Table 3: Central Macular Thickness Relative to Baseline
Patients in the sham group were also paired chronologically from the cross-over, using as baseline data the OCT macular thickness and visual acuity at the time of initial laser treatment. We used the data from the 3-month follow-up in three patients and from the 6-month follow-up in two patients, which is when treatment was initiated.
Mean BCVA improved from 27.40 ± 9.40 letters at baseline to 36.00 ± 10.07 letters at 3 months and 39.60 ± 7.37 letters at 6 months (P < .05) in the sham group (Table 4).
Table 4: Chronologically Paired Mean Central Macular Thickness and BCVA of Sham Group After Cross-over
Mean central macular thickness ranged from 340.20 ± 45.65 μm at baseline to 252.00 ± 78.75 μm at 3 months (P < .05) and 233.60 ± 65.98 μm at 6 months (P < .01) in the sham group after the cross-over (Table 4).
No laser scars could be seen on funduscopy or on FA at the end of follow-up, as expected with the SDM technique. Two patients, one in each group, had sub-retinal fluid at the end of the study, but they did not present with re-treatment criteria.
Diode laser with micropulsed emission without a visible burn endpoint appears to reduce the risk of structural and functional retinal laser damage, allowing treatment of subfoveal lesions.14 It has been successfully used for diabetic macular edema and seems to be as effective as conventional argon laser with theoretical advantages.15,16
In 2003, Bandello et al were the first to propose SDM photocoagulation for the treatment of CSC, showing positive results in a series of five cases.17 To date, studies on the treatment of chronic CSC have shown that SDM can provide therapeutic benefits similar to those obtainable with standard-threshold continuous-wave laser photocoagulation, but without causing discernible chorioretinal lesions,12,13,18,19 allowing almost confluent therapy and re-treatment of persistent or new leaking points.
The greatest limitation of the SDM laser procedure is the difficulty of titrating the treatment without the feedback of an ophthalmoscopically visible mark.14 The absence of an apparent endpoint may interfere with the selective treatment, but ICG-stained RPE cells could be an option to guide the surgeon.18
In the present pilot study, besides the small sample size, SDM laser treatment was first of all compared to placebo, considering the possible influence of the type A personality related to this condition. The patients were divided into two groups for the laser or sham treatment at baseline. At the 3-month follow-up, BCVA significantly improved in the treatment group (P = .006) compared with no significant visual improvement observed in the sham group (P = .498). In fact, a marked improvement in BCVA was noted in the first month in the treatment group (P = .011). There was improvement in central macular thickness on OCT and leakage on fluorescein angiography in all originally treated patients and in the patients of both groups who were treated later in the course of the study. Of 15 patients, three needed to be re-retreated without reported complications and no evidence of retinal changes on fundus indirect ophthalmoscopy examination either on fluorescein angiography or fundus autofluorescence in any patient.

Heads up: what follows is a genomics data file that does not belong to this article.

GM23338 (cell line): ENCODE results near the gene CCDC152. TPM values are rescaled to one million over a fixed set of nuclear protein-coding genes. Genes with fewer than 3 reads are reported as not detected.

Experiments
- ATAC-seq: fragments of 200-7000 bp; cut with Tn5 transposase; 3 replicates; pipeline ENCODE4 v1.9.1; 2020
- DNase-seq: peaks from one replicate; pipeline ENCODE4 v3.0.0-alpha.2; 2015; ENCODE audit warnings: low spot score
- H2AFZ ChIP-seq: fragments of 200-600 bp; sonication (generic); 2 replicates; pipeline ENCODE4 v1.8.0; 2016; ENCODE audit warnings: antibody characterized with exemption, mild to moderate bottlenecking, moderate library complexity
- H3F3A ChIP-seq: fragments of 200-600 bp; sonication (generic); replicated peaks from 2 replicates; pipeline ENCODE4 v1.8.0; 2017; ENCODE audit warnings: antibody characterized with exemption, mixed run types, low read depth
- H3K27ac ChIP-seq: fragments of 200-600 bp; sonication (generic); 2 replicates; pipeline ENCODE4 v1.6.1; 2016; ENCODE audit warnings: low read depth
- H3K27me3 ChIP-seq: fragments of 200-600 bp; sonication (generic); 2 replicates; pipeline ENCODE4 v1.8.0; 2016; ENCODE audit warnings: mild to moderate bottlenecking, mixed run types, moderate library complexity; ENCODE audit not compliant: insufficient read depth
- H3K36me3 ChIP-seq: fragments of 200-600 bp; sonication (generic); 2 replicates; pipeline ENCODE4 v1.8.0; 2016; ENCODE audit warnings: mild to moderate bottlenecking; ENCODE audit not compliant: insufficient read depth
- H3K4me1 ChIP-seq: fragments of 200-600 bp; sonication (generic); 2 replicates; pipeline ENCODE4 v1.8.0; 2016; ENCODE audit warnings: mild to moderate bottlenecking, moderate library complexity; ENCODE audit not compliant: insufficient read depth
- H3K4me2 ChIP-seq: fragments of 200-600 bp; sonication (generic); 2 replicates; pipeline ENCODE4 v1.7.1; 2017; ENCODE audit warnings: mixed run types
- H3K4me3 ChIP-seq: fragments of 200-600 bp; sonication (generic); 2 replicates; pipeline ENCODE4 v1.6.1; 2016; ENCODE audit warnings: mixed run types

Recognizing the limitations of a small sample size, a significant baseline difference was found in the duration of symptoms between the sham (31.8 ± 24.3 months) and treatment groups (13.3 ± 7.7 months), which might explain the differential effect of the diode laser or any treatment modality in this chronic condition. However, all patients in group 2 crossed over to treatment during the study follow-up, and they showed a significant improvement in visual acuity and macular thickness after laser.
In summary, this trial provides evidence that sub-threshold diode micropulse laser treatment can lead to early resolution of serous retinal detachment in chronic CSC, with significant functional improvements and without leaving any sign of laser-induced lesions. The safety of SDM enables treatment closer to the fovea over extensive areas of RPE decompensation and re-treatment over the same area as needed. Further research and a large clinical trial, including direct comparison with green laser and PDT, must be performed to provide more evidence-based clinical data.
- Wang M, Munch IC, Hasler PW, Prünte C, Larsen M. Central serous chorioretinopathy. Acta Ophthalmol Scand. 2008;86(2):126–145. doi:10.1111/j.1600-0420.2007.00889.x [CrossRef]
- Chan WM, Lam DS, Lai TY, Yuen KS, Liu DT, Chan CK, Chen WQ. Treatment of choroidal neovascularization in central serous chorioretinopathy by photodynamic therapy with verteporfin. Am J Ophthalmol. 2003;136(5):836–845. doi:10.1016/S0002-9394(03)00462-8 [CrossRef]
- Wang MS, Sander B, Larsen M. Retinal atrophy in idiopathic central serous chorioretinopathy. Am J Ophthalmol. 2002;133:787–793. doi:10.1016/S0002-9394(02)01438-1 [CrossRef]
- Iida T, Hagimura N, Sato T, Kishi S. Evaluation of central serous chorioretinopathy with optical coherence tomography. Am J Ophthalmol . 2000;129(1):16–20. doi:10.1016/S0002-9394(99)00272-X [CrossRef]